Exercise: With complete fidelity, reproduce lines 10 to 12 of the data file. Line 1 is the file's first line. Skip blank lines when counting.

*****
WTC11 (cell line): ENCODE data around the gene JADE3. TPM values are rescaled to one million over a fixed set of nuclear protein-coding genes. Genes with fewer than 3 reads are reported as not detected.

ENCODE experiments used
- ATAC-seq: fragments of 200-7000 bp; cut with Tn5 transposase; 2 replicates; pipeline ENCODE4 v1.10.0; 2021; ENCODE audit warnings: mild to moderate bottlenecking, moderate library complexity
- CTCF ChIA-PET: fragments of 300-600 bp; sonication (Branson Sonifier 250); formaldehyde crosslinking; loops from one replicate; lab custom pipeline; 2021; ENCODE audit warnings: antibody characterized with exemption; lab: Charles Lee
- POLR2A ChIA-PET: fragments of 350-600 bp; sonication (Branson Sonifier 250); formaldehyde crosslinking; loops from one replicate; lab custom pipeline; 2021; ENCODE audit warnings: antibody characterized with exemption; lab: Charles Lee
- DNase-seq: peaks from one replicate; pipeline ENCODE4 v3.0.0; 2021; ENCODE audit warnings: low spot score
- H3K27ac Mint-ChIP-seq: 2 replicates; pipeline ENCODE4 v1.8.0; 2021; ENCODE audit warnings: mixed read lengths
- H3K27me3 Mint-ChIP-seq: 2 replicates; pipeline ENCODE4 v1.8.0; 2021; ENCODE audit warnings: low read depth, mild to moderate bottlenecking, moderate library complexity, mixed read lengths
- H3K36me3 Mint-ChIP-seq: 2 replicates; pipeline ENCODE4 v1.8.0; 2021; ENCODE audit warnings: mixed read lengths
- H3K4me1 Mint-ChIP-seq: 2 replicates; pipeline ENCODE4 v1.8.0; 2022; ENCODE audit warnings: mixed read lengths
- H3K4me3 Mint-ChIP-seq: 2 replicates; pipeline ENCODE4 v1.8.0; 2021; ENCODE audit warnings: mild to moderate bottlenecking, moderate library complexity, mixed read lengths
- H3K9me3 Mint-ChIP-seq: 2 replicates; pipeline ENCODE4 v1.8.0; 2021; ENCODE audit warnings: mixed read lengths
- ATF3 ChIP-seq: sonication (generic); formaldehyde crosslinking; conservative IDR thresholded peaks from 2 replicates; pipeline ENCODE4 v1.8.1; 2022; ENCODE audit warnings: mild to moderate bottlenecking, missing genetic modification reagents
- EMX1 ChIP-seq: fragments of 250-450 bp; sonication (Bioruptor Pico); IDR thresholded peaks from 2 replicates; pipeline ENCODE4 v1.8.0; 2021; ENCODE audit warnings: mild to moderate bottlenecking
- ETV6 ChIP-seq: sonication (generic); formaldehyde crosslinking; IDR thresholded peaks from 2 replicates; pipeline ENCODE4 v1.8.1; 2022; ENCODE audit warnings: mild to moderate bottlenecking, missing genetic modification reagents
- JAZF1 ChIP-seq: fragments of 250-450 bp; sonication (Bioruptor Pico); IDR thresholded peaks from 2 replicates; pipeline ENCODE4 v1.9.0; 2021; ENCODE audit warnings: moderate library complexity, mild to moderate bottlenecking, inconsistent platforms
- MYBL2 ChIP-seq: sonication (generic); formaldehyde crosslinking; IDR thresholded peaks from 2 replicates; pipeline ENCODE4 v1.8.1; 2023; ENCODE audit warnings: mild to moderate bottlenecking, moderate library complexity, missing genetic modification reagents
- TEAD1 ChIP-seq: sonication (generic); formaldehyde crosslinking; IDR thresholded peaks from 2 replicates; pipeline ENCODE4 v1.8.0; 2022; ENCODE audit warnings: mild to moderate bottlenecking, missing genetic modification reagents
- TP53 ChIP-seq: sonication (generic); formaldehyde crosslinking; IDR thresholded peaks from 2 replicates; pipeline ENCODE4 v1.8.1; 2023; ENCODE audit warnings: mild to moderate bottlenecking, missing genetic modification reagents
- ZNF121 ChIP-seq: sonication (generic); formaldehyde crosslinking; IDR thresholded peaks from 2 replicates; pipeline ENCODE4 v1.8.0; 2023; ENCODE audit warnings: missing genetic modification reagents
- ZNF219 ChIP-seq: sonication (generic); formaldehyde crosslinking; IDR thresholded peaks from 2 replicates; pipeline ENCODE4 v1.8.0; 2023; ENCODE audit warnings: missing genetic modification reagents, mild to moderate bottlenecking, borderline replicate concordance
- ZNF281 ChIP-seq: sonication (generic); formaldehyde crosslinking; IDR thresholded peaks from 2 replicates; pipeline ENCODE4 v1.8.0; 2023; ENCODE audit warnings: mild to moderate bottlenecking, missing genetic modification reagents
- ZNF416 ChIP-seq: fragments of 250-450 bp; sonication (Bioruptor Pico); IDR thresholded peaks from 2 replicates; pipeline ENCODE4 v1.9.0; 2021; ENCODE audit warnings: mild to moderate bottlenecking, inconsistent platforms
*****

- H3K4me1 Mint-ChIP-seq: 2 replicates; pipeline ENCODE4 v1.8.0; 2022; ENCODE audit warnings: mixed read lengths
- H3K4me3 Mint-ChIP-seq: 2 replicates; pipeline ENCODE4 v1.8.0; 2021; ENCODE audit warnings: mild to moderate bottlenecking, moderate library complexity, mixed read lengths
- H3K9me3 Mint-ChIP-seq: 2 replicates; pipeline ENCODE4 v1.8.0; 2021; ENCODE audit warnings: mixed read lengths